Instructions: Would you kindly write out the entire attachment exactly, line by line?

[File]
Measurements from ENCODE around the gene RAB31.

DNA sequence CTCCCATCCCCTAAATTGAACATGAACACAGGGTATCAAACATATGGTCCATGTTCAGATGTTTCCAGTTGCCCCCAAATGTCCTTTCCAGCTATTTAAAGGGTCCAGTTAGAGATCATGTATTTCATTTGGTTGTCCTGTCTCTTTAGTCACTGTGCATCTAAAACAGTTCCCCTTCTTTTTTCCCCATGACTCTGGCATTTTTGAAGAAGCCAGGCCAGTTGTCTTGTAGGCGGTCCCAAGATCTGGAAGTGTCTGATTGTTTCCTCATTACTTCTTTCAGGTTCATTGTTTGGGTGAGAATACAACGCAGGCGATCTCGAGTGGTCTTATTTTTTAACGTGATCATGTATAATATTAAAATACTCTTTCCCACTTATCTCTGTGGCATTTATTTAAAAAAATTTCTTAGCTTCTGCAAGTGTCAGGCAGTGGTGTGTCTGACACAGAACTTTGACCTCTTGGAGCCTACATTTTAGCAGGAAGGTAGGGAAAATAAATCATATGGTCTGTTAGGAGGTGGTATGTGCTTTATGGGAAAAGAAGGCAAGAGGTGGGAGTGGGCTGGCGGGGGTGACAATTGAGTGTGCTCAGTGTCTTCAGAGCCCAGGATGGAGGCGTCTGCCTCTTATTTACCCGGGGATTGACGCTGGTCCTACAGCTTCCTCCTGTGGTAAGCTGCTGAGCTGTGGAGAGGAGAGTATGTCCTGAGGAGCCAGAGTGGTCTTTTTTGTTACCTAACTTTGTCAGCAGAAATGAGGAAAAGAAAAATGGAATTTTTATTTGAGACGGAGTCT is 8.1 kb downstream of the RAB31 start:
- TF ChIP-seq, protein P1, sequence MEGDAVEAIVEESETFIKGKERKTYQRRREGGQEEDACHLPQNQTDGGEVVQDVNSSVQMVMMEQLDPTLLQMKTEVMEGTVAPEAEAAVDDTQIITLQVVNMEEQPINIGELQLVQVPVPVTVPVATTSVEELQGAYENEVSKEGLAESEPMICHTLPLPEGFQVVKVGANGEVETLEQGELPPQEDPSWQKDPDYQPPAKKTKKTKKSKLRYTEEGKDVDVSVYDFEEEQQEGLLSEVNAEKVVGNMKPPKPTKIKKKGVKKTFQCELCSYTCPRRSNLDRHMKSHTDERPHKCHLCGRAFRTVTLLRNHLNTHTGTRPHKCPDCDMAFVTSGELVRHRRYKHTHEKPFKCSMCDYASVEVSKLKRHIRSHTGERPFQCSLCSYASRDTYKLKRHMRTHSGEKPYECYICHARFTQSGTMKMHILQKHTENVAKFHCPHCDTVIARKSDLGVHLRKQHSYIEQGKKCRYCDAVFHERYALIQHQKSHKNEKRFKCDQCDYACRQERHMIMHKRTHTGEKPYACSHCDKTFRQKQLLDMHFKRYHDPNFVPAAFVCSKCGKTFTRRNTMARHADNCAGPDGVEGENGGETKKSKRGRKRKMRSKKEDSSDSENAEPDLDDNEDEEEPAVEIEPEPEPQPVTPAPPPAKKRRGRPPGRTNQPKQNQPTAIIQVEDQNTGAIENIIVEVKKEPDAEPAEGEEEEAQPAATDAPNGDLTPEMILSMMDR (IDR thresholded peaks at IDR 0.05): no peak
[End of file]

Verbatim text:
Measurements from ENCODE around the gene RAB31.

DNA sequence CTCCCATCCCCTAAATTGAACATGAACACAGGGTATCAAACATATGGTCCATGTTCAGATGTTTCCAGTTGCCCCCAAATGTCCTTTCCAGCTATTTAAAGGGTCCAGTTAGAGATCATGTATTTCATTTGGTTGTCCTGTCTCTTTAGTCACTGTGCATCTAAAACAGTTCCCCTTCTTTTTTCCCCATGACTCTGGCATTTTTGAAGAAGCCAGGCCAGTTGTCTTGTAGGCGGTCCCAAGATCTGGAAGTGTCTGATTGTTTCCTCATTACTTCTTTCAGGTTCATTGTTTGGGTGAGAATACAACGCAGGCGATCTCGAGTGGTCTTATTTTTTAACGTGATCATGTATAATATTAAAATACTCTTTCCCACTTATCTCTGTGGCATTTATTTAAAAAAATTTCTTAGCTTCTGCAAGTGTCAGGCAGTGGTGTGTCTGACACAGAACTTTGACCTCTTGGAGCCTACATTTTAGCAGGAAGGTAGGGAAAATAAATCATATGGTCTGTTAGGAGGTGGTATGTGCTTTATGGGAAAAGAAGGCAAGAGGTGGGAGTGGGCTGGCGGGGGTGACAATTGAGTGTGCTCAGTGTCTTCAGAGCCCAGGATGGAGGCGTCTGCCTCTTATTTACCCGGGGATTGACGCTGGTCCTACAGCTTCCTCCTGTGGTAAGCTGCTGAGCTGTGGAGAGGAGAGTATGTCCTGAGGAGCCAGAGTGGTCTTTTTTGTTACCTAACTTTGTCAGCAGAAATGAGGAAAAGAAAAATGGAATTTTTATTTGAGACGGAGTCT is 8.1 kb downstream of the RAB31 start:
- TF ChIP-seq, protein P1, sequence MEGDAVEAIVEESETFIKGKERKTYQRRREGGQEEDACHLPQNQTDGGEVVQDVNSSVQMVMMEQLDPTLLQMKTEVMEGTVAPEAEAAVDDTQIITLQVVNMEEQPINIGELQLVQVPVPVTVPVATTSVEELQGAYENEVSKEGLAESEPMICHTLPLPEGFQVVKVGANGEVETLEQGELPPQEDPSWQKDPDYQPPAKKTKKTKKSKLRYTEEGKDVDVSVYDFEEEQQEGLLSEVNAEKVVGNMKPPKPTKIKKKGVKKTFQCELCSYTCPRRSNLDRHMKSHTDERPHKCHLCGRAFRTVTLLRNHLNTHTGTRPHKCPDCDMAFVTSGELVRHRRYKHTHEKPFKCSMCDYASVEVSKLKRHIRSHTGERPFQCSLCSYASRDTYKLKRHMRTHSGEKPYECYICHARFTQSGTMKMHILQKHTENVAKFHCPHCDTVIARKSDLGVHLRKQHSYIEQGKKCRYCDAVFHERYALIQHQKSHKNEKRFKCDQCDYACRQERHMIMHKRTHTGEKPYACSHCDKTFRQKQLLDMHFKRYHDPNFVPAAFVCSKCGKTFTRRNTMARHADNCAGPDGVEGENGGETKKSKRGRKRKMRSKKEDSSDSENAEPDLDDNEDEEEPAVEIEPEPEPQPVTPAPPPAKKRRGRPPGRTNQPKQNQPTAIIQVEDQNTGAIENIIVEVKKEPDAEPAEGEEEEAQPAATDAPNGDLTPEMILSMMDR (IDR thresholded peaks at IDR 0.05): no peak